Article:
There are many prescriptions for colds. Many people also develop their own remedies that have been proven to be useful from personal experiences. The most common solution to fighting colds is to drink lots of water, eat fruits rich in vitamin C and get a lot of rest. If that is the case, how does Eastern medicine approach colds and cure them? For this blog, we will talk about such viruses and influenza from the perspective of Eastern medicine and not from the Western medical approach.
Eastern medicine recognizes colds as something that originates from outside of the body. However, Eastern medicine is more interested in the body's response to the virus than the external causes of the virus that modern medicine focuses on. First, the body reaction that Eastern medicine focuses on is sweat. An important lesson learned from the progress of patients with colds or infectious diseases was that once they started sweating, their symptoms often got better. As a result, the idea was, sweat it out even if we have to force it. Experiments such as eating spicy medicine including green onion roots and cinnamon then eating hot porridge were tried in attempt to sweat out the cold. The result turned out to be very good and colds were easily treated through this method.
How do you think this was possible? What modern science says is that the first symptom of a cold virus after it enters the body is that the back of the neck becomes stiff. You are probably already aware of these common cold symptoms of body discomfort. The reason why the back of the neck feels stiff is because the body discharges the blood to fight the virus. The body prepares itself to fight the virus by increasing the pressure and temperature. However, if you sweat in this situation, then the pressure can naturally be relieved. Because we were able to focus on how the body reacted to the virus rather than how the virus entered the body, we were able to discover such valuable clinical information. Thus, folk remedies like eating red pepper powder and spicy ramen, are all aimed at sweating out the virus.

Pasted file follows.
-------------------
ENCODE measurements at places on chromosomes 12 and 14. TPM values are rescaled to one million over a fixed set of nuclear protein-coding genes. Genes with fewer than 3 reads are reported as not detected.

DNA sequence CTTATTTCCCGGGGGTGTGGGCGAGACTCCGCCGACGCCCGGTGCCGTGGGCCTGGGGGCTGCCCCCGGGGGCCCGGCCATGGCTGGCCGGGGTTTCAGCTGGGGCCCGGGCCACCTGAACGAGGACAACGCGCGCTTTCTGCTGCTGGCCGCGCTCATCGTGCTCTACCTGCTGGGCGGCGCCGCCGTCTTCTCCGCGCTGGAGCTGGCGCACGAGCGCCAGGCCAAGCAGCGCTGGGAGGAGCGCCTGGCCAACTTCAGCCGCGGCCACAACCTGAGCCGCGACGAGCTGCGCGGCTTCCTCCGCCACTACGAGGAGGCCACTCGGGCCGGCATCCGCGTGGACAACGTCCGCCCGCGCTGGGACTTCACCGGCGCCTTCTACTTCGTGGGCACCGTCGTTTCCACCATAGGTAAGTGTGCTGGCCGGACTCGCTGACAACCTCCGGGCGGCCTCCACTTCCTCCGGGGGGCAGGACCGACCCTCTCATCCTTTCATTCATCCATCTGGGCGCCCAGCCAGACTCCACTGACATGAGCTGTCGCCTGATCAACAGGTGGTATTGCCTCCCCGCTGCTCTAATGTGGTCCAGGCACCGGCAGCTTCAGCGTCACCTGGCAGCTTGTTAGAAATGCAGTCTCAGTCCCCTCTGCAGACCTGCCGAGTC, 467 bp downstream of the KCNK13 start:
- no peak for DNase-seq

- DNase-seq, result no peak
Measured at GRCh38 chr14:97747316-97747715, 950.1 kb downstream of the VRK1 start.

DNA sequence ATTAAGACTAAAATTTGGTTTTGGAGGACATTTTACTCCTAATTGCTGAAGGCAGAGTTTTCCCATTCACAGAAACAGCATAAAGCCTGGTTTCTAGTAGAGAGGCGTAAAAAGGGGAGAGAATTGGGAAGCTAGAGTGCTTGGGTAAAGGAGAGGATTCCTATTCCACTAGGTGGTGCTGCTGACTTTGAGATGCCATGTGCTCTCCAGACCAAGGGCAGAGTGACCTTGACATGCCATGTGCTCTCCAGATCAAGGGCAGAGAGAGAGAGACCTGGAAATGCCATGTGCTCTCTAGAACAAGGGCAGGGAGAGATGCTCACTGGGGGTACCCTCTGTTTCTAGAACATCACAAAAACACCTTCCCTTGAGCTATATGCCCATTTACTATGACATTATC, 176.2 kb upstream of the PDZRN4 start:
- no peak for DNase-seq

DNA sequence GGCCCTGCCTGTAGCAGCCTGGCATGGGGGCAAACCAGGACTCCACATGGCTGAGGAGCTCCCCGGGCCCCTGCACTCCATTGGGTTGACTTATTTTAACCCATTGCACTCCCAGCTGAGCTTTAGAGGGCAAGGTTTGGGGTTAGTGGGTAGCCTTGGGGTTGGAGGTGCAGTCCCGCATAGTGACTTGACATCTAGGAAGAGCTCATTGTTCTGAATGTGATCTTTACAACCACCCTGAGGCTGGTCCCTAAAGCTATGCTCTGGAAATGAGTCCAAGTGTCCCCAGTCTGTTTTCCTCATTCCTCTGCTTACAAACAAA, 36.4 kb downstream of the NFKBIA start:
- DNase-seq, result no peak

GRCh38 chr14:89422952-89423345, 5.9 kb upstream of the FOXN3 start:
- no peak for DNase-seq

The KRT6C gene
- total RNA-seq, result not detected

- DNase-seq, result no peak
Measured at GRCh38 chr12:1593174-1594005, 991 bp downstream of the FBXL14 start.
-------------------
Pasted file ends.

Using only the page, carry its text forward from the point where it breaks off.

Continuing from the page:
If you look at what people from previous generations have done, adults always wore vests and scarves in the winter to protect their neck and upper body from the cold temperatures. This is just another way to stop the growth of one of the most common cold viruses – the rhinovirus. The rhinovirus is most prolific between the temperatures of 33 and 35 degrees Celsius. Our bodies maintain a temperature of 36.5-37 degrees, but the temperatures of our nose and throat are likely to be lower as they are more exposed. Covering the neck with a scarf in this situation can help prevent the spread of a virus infection. The previous generations seem to have clearly understood that maintaining normal body temperature was the best way to prevent colds.
Lastly, we will discuss one of the most common symptoms of a cold, which is a fever. When the body is infected by a virus, it produces white blood cells to fight the virus. During this process is when the fever occurs in the body. Fevers are an important component as the body creates more white blood cells to heal during this process. Thus, it is important to not always view fevers in a negative way. If you think that you can handle the fever, taking any kind of fever reducing medicine is not always necessary as there are benefits of fevers to the body. As long as the body temperature is lower than 40 degrees Celsius, this is a great opportunity for the body to filter and cleanse its system.